Alan Thurmond spent the entire day Monday, May 19, inside his home on Apollo Street in Brooklyn, NY working on his doctoral thesis, all the while waiting to be scolded for not getting outside and enjoying the sunny day. “It’s been harrowing,” Thurmond said when contacted by phone during his ten minute lunch break. “I’m just waiting for the moment I go to get the mail or I pause too long getting a breath of air at the open window for someone to scold me for not enjoying the nice day. But I can’t research gravitational pull in the park or sauntering down the street, you know?”
When asked when he was going to close up those dusty old books and step outside, feel the sun on his face and the fresh air in his lungs, Thurmond terminated the call. Thurmond ‘s mother, Mrs. Louise Thurmond, when reached for comment, stated that going outside was one of the healthiest things a body could do and would certainly help Alan ace that gravity exam.
After ten minutes of waiting in a long line yesterday at the Duane Reade in Chelsea, customer Francis Key, there to buy tea and Hershey Kisses, had to conclude of the customer holding up the line that she “couldn’t imagine spending time with him.” The unidentified customer, who used several credit cards as well as cash and repeatedly changed the items he desired to purchase, was “totally inconsiderate of everyone else,” according to Key. “I mean, can you imagine what that person must be like to go to dinner with? To have Thanksgiving with? I’m so glad I’m not related to him,” Key said. The other customers in line agreed, according to Key, though she was the only one who called me about it.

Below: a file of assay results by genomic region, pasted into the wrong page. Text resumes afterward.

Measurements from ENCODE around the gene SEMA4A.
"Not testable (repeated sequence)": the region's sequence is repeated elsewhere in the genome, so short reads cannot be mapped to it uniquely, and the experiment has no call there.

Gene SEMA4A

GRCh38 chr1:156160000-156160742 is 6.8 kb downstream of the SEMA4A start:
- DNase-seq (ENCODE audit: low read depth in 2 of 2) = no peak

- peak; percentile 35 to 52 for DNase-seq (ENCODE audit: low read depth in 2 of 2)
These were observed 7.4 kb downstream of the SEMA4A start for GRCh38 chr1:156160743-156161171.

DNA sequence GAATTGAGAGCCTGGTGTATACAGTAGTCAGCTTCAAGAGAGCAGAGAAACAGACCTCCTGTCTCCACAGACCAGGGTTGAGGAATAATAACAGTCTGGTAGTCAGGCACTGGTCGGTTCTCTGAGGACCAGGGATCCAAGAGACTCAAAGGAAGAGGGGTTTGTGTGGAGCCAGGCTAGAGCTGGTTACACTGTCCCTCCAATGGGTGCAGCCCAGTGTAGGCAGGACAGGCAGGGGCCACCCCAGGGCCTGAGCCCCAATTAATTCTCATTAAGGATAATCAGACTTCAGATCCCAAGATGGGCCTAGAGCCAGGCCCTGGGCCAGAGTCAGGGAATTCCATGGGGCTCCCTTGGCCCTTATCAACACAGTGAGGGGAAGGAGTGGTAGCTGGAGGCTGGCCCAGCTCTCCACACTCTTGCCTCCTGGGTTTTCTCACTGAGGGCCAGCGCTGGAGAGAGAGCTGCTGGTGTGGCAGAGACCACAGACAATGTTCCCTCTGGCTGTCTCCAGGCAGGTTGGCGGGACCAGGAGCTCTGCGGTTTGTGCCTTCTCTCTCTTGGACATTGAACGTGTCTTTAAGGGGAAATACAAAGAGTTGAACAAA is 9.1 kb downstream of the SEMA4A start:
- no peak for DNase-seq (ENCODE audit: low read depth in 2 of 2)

– Harry. Or Henry. You can call me either. (English)
– Helmi. Not to be confused with a hiccup, thank you very much. (Finnish)
– Honza. They took Johannes, made it into Jan, and finally Honza. Obviously. (Czech)
– Holly. And the Ivy. The plant. (English)
– Habakkuk. A minor prophet but a major party animal. (Biblical)
– Helmfried. Or poached, if you prefer. (German)
– Haidar. It ain’t bragging if it’s true. (Arabic)
– Heather. Another plant. (English)
– Helena. Don’t let me break your heart. (Latvian)
It was a heroic and defining Sunday afternoon for Brooklyn resident Paul Strombolo, who caught two softballs and a frisbee that had all strayed onto the pedestrian’s walkway. “It just happened like boom, boom, boom,” said Strombolo when questioned in McCarren Park after the incident. “First this chick from the softball game fouls one way over the third base fence and I raised my hand and snagged it bare-handed,” said Strombolo. “So I toss that back and two seconds later some other bitch from some other game hits one foul and I’m just strolling by that one as well, so I got a little tricky and caught it in my hat. Then I tossed that one back and keep walking and this orange frisbee comes out of nowhere and I barely snag it before it beams me in the face.”
Both softball batters and the three particpants in the frisbee game claimed they were glad Strombolo was there to lend a hand and that no one was hurt, though all mentioned Strombolo’s desire to keep the equipment. “At first he wouldn’t give it back,” said Brooklyn native and batter Carrie Reynolds, 27. “He was like, ‘They throw ‘em back in Wrigley, not McCarren’ and ‘Fans get to keep ‘em!’ as though it was a real game or something. It gave everyone the creeps.” Frisbee player Michael Dunnough also weighed in, saying he was glad Strombolo finally threw the frisbee back but he wished he didn’t have to mandhandle him first.
When reached for response Strombolo said, “That fairy couldn’t manhandle a can opener,” before claiming he was looking to start walking the pedestrian paths of both Park Slope and Central Park, ready for any stray piece of sporting equipment.